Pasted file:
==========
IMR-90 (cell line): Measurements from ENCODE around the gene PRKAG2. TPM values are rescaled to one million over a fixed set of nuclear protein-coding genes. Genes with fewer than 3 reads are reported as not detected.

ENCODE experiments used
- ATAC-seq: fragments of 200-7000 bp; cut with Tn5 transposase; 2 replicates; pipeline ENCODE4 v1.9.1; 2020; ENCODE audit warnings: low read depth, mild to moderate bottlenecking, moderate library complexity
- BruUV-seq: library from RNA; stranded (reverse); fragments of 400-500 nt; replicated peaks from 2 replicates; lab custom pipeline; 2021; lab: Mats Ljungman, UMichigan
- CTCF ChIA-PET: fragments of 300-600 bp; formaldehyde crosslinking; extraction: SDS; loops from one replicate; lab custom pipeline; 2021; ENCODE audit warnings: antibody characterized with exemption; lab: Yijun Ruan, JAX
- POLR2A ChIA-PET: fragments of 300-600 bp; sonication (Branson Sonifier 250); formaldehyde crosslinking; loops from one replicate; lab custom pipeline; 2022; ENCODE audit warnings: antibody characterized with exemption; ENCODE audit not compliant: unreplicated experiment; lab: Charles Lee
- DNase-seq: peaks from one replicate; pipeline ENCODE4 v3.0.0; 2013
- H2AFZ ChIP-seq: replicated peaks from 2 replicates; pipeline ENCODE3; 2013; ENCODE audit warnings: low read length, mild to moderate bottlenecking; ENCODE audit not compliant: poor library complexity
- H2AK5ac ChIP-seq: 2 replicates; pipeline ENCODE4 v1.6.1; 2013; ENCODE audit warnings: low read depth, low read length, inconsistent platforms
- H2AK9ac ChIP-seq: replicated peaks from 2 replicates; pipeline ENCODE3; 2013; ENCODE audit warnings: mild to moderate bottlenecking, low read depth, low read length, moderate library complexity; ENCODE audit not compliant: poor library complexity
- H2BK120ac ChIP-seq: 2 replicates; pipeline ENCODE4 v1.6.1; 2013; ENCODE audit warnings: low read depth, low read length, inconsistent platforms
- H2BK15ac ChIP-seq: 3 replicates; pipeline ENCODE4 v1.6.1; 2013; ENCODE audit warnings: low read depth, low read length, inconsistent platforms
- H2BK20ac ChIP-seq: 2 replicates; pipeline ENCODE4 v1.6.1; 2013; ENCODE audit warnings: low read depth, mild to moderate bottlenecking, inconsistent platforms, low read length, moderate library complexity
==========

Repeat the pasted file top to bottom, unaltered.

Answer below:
IMR-90 (cell line): Measurements from ENCODE around the gene PRKAG2. TPM values are rescaled to one million over a fixed set of nuclear protein-coding genes. Genes with fewer than 3 reads are reported as not detected.

ENCODE experiments used
- ATAC-seq: fragments of 200-7000 bp; cut with Tn5 transposase; 2 replicates; pipeline ENCODE4 v1.9.1; 2020; ENCODE audit warnings: low read depth, mild to moderate bottlenecking, moderate library complexity
- BruUV-seq: library from RNA; stranded (reverse); fragments of 400-500 nt; replicated peaks from 2 replicates; lab custom pipeline; 2021; lab: Mats Ljungman, UMichigan
- CTCF ChIA-PET: fragments of 300-600 bp; formaldehyde crosslinking; extraction: SDS; loops from one replicate; lab custom pipeline; 2021; ENCODE audit warnings: antibody characterized with exemption; lab: Yijun Ruan, JAX
- POLR2A ChIA-PET: fragments of 300-600 bp; sonication (Branson Sonifier 250); formaldehyde crosslinking; loops from one replicate; lab custom pipeline; 2022; ENCODE audit warnings: antibody characterized with exemption; ENCODE audit not compliant: unreplicated experiment; lab: Charles Lee
- DNase-seq: peaks from one replicate; pipeline ENCODE4 v3.0.0; 2013
- H2AFZ ChIP-seq: replicated peaks from 2 replicates; pipeline ENCODE3; 2013; ENCODE audit warnings: low read length, mild to moderate bottlenecking; ENCODE audit not compliant: poor library complexity
- H2AK5ac ChIP-seq: 2 replicates; pipeline ENCODE4 v1.6.1; 2013; ENCODE audit warnings: low read depth, low read length, inconsistent platforms
- H2AK9ac ChIP-seq: replicated peaks from 2 replicates; pipeline ENCODE3; 2013; ENCODE audit warnings: mild to moderate bottlenecking, low read depth, low read length, moderate library complexity; ENCODE audit not compliant: poor library complexity
- H2BK120ac ChIP-seq: 2 replicates; pipeline ENCODE4 v1.6.1; 2013; ENCODE audit warnings: low read depth, low read length, inconsistent platforms
- H2BK15ac ChIP-seq: 3 replicates; pipeline ENCODE4 v1.6.1; 2013; ENCODE audit warnings: low read depth, low read length, inconsistent platforms
- H2BK20ac ChIP-seq: 2 replicates; pipeline ENCODE4 v1.6.1; 2013; ENCODE audit warnings: low read depth, mild to moderate bottlenecking, inconsistent platforms, low read length, moderate library complexity